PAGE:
If you Google Michael Marcus, you’ll find several hundred thousand links, including a Wall Street trader, the cosmetics manufacturer, a jazz musician, and many, many others.
Sometimes I am on the first page of the Google links for Michael Marcus, but today I am not.
However, if you Google my name with my middle initial, you’ll find over 80,000 links. Apparently there are just two of us. The other guy is a shrink. Today I have all of the ten links on the first page of searches for my name. The first one goes to my page on Amazon and the fourth goes to my "author page" on Facebook. Those links are important to anyone who wants to sell books. (There is also a link to a vile, dishonest, libelous blog that I can't get removed without spending zillions to sue Google. I wrote a book, Internet Hell, about it.)
- If you want to be searchable and findable so you can sell books or any product or service, it’s important that your name become a BRAND NAME so that people who have heard of you—maybe in a conversation or an interview or an article—can FIND you and PAY you for whatever you want to sell them.
One good way to help people to find your work is to have a distinctive name, like actors and singers. Jor-El, the name of Superman’s Kryptonian father, is unique and distinctive. So is the name of Marlon Brando, who played the part. Marlon Brando was his birth name. Marion Morrison was less fortunate. He had to change his name to become John “Duke” Wayne.
Stephen King’s name is not unique or distinctive. But, after selling perhaps 300 million books, he probably doesn’t suffer from the existence of others with the same name. (Wikipedia listed about a dozen, including a Congressman, a pedophile and five athletes.)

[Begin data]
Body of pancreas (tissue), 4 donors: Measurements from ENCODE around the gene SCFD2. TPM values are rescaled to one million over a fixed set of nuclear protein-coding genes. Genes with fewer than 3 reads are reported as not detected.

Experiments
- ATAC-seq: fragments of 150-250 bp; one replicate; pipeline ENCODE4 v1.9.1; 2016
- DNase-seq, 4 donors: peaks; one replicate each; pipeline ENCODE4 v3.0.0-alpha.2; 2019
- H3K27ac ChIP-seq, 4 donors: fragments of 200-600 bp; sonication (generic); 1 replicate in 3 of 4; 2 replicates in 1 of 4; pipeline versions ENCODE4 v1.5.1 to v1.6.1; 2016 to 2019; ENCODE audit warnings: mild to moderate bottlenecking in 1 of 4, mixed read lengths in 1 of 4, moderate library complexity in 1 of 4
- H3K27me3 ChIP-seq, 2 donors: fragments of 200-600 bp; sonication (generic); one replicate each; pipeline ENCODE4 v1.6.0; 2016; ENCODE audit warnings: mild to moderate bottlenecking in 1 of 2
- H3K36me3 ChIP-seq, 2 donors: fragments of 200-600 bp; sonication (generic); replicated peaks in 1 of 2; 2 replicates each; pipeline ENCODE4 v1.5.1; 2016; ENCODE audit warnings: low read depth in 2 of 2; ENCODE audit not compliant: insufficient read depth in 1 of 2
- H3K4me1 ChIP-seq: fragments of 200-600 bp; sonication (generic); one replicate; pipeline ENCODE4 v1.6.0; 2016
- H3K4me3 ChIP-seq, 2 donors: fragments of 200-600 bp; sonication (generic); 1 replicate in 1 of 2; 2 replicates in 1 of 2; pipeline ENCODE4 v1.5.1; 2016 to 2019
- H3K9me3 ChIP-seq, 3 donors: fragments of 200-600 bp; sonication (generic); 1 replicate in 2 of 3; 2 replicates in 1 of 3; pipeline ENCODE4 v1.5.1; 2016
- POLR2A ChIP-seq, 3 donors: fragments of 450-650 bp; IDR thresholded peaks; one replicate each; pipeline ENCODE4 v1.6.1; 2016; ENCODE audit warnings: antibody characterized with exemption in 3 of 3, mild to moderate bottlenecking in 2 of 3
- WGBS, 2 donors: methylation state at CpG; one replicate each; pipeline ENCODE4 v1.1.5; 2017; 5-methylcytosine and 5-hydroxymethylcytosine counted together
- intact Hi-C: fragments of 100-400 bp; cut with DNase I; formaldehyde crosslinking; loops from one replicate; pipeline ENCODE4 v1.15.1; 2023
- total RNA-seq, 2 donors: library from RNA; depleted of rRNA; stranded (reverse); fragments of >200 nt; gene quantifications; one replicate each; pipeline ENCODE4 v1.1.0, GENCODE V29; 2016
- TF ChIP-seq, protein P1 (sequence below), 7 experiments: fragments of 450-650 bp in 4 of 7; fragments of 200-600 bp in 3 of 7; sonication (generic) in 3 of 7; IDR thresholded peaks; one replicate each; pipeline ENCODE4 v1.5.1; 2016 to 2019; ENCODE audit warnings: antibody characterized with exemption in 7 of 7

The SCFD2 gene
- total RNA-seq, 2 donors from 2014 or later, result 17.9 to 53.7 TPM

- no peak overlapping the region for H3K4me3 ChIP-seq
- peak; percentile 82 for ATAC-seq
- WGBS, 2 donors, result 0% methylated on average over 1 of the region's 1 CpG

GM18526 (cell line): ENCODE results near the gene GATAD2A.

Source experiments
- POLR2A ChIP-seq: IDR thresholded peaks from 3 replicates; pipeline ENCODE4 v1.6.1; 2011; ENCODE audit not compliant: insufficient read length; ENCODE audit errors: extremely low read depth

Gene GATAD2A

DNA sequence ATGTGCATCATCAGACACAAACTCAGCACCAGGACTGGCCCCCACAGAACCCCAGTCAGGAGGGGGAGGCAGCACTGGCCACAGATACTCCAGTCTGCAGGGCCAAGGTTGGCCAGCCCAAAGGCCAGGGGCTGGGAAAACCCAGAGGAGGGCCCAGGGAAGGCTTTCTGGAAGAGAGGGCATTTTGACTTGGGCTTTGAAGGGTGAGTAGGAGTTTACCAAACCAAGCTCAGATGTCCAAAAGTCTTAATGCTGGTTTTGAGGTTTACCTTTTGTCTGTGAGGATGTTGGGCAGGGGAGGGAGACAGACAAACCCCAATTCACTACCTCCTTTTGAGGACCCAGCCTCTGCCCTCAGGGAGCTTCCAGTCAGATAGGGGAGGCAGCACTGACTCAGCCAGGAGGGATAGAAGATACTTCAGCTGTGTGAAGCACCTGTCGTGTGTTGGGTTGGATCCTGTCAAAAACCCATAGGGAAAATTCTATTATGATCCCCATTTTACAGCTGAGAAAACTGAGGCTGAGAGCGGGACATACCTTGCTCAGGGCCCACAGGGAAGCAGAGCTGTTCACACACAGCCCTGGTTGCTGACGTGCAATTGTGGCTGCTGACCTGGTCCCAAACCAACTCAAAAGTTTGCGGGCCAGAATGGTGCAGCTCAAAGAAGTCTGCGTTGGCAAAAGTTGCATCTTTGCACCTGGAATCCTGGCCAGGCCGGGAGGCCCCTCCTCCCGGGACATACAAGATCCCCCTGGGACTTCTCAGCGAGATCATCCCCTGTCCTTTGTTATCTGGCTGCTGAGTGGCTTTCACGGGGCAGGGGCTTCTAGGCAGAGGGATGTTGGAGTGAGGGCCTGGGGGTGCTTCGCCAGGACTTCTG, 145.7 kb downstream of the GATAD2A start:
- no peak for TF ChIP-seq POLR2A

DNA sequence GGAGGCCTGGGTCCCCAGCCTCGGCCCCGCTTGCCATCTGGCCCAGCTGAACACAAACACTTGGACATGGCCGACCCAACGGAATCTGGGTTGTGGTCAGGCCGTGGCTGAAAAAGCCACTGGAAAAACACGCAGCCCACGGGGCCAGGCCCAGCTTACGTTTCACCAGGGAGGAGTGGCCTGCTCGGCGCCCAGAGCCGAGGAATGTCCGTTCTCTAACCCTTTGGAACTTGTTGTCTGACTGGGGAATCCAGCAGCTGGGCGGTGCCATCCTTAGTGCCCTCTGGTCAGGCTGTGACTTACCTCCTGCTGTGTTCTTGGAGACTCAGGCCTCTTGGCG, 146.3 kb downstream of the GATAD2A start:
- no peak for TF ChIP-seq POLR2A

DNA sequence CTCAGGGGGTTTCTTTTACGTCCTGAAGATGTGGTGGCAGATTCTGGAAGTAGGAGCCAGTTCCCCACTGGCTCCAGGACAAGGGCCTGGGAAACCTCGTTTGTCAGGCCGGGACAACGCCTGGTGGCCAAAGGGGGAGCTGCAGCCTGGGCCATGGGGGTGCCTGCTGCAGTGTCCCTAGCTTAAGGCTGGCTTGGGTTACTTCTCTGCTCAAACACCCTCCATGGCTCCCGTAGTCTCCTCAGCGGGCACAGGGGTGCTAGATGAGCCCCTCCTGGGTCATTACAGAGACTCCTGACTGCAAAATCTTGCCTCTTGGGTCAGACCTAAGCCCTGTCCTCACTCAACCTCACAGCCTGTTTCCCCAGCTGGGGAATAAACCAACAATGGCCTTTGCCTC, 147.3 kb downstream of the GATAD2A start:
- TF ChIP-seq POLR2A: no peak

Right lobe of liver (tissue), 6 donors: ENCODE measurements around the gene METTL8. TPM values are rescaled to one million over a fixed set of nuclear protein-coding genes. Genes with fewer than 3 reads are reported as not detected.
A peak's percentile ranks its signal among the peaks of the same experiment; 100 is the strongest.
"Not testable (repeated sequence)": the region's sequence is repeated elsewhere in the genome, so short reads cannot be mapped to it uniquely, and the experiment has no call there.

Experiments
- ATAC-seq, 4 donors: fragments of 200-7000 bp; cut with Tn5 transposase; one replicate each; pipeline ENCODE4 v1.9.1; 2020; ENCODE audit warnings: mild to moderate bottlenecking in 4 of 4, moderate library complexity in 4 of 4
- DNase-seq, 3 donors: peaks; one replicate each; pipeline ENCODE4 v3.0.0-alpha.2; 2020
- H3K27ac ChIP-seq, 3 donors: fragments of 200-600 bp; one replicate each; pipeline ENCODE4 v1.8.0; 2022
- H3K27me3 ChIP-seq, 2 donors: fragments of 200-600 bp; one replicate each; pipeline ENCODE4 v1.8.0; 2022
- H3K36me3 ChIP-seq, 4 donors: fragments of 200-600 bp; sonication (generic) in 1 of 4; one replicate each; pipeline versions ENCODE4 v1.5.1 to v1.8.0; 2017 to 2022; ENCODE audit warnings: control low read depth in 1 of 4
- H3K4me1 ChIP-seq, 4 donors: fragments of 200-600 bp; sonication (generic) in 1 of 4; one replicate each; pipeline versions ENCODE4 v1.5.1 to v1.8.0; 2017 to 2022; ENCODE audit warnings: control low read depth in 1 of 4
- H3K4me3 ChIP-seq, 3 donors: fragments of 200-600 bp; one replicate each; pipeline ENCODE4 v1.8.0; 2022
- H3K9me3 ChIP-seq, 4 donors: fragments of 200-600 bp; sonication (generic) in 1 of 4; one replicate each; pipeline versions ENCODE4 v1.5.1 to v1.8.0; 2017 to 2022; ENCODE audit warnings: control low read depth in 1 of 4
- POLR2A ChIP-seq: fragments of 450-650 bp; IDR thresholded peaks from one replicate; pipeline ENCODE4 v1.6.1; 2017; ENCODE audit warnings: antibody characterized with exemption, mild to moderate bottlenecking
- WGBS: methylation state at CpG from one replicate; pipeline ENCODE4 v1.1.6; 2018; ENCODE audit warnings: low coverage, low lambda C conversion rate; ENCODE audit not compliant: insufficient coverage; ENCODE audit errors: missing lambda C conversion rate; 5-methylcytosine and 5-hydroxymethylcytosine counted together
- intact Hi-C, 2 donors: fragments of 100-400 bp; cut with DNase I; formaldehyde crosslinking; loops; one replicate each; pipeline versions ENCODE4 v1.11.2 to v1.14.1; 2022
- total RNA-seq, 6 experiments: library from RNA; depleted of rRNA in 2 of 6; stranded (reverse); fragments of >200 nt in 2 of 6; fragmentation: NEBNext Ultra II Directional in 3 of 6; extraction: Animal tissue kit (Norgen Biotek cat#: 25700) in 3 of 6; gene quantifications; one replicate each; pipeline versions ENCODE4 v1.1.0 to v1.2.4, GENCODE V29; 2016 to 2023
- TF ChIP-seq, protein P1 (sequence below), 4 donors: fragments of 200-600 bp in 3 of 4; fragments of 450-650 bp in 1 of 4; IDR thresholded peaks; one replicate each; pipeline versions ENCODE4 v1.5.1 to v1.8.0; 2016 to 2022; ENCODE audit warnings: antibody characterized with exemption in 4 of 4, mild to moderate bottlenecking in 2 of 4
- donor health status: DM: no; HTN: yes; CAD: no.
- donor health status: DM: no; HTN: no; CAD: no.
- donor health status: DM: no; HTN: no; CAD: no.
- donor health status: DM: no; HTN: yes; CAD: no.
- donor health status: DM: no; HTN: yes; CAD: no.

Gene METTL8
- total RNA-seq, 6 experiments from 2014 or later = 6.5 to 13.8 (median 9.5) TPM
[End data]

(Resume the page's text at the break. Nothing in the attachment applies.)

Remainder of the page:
It’s not unusual for a writer to use a pen name (nom de plume in French). Mark Twain is probably the most famous fake. Twain’s real name was Samuel Langhorne Clemens, but he also used Sieur Louis de Conte. There are many reasons for using a pen name:
• To make the author’s name more distinctive, more glamorous or more interesting
• To disguise the author’s gender
• To protect the author from retribution, especially if the book is an exposé
• To avoid confusion with other authors or famous people
• To hide ethnicity or alter apparent ethnicity
• To develop different personas for different genres such as fiction and nonfiction, or chick lit and sci-fi
• To have a name more appropriate to a genre (male western writer Zane Grey was born Pearl Zane Gray).
• To avoid overexposure by having too many books on sale at one time
• To avoid embarrassment, such as when a professor writes porn, or to shield the author’s family from revelations of an unconventional or illegal past
• To avoid confusion if your name is hard to spell, remember, pronounce or seems too “foreign” or “ethnic.” Author Irving Wallace was born a Wallechinsky. His daughter writes as Amy Wallace, but his son is known as David Wallechinsky. (My father's father was born a Dzmichevitsky (or something like that). I prefer "Marcus.")